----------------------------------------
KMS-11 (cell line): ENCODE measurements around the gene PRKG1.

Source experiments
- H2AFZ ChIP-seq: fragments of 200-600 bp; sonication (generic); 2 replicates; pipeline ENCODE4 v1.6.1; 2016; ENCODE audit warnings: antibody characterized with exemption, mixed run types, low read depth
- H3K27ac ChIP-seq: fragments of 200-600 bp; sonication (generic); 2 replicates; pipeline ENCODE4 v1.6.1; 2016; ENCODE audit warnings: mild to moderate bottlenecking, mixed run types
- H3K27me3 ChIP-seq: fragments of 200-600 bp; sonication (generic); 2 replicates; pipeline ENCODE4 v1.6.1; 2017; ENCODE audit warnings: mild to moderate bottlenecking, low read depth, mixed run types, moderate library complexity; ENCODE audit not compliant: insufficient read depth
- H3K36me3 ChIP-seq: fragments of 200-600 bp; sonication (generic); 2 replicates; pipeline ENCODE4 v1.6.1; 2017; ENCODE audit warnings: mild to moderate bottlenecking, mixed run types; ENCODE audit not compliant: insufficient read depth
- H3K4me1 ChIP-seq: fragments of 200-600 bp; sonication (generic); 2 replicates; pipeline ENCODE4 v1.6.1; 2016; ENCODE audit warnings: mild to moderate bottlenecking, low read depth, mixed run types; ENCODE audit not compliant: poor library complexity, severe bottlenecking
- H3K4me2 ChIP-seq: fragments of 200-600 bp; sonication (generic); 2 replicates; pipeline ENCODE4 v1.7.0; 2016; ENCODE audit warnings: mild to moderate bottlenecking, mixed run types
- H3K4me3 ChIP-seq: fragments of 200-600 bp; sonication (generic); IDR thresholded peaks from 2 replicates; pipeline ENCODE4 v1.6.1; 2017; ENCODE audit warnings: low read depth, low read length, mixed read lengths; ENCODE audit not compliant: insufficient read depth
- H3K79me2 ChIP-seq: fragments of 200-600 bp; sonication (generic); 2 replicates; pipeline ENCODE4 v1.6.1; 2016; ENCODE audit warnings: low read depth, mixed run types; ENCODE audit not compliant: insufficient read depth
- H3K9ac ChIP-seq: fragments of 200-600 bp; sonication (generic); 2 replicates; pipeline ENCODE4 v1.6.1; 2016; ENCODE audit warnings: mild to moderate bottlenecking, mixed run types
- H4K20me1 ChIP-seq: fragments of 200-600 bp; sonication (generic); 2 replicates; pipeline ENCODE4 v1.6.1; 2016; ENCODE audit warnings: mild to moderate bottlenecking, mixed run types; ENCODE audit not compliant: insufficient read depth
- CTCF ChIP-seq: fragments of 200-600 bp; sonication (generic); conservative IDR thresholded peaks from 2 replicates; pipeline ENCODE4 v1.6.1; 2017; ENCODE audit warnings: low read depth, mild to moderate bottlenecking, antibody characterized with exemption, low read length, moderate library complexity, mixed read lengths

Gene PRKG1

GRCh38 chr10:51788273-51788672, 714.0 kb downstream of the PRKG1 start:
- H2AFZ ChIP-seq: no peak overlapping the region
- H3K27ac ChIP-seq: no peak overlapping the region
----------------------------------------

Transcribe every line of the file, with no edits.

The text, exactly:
KMS-11 (cell line): ENCODE measurements around the gene PRKG1.

Source experiments
- H2AFZ ChIP-seq: fragments of 200-600 bp; sonication (generic); 2 replicates; pipeline ENCODE4 v1.6.1; 2016; ENCODE audit warnings: antibody characterized with exemption, mixed run types, low read depth
- H3K27ac ChIP-seq: fragments of 200-600 bp; sonication (generic); 2 replicates; pipeline ENCODE4 v1.6.1; 2016; ENCODE audit warnings: mild to moderate bottlenecking, mixed run types
- H3K27me3 ChIP-seq: fragments of 200-600 bp; sonication (generic); 2 replicates; pipeline ENCODE4 v1.6.1; 2017; ENCODE audit warnings: mild to moderate bottlenecking, low read depth, mixed run types, moderate library complexity; ENCODE audit not compliant: insufficient read depth
- H3K36me3 ChIP-seq: fragments of 200-600 bp; sonication (generic); 2 replicates; pipeline ENCODE4 v1.6.1; 2017; ENCODE audit warnings: mild to moderate bottlenecking, mixed run types; ENCODE audit not compliant: insufficient read depth
- H3K4me1 ChIP-seq: fragments of 200-600 bp; sonication (generic); 2 replicates; pipeline ENCODE4 v1.6.1; 2016; ENCODE audit warnings: mild to moderate bottlenecking, low read depth, mixed run types; ENCODE audit not compliant: poor library complexity, severe bottlenecking
- H3K4me2 ChIP-seq: fragments of 200-600 bp; sonication (generic); 2 replicates; pipeline ENCODE4 v1.7.0; 2016; ENCODE audit warnings: mild to moderate bottlenecking, mixed run types
- H3K4me3 ChIP-seq: fragments of 200-600 bp; sonication (generic); IDR thresholded peaks from 2 replicates; pipeline ENCODE4 v1.6.1; 2017; ENCODE audit warnings: low read depth, low read length, mixed read lengths; ENCODE audit not compliant: insufficient read depth
- H3K79me2 ChIP-seq: fragments of 200-600 bp; sonication (generic); 2 replicates; pipeline ENCODE4 v1.6.1; 2016; ENCODE audit warnings: low read depth, mixed run types; ENCODE audit not compliant: insufficient read depth
- H3K9ac ChIP-seq: fragments of 200-600 bp; sonication (generic); 2 replicates; pipeline ENCODE4 v1.6.1; 2016; ENCODE audit warnings: mild to moderate bottlenecking, mixed run types
- H4K20me1 ChIP-seq: fragments of 200-600 bp; sonication (generic); 2 replicates; pipeline ENCODE4 v1.6.1; 2016; ENCODE audit warnings: mild to moderate bottlenecking, mixed run types; ENCODE audit not compliant: insufficient read depth
- CTCF ChIP-seq: fragments of 200-600 bp; sonication (generic); conservative IDR thresholded peaks from 2 replicates; pipeline ENCODE4 v1.6.1; 2017; ENCODE audit warnings: low read depth, mild to moderate bottlenecking, antibody characterized with exemption, low read length, moderate library complexity, mixed read lengths

Gene PRKG1

GRCh38 chr10:51788273-51788672, 714.0 kb downstream of the PRKG1 start:
- H2AFZ ChIP-seq: no peak overlapping the region
- H3K27ac ChIP-seq: no peak overlapping the region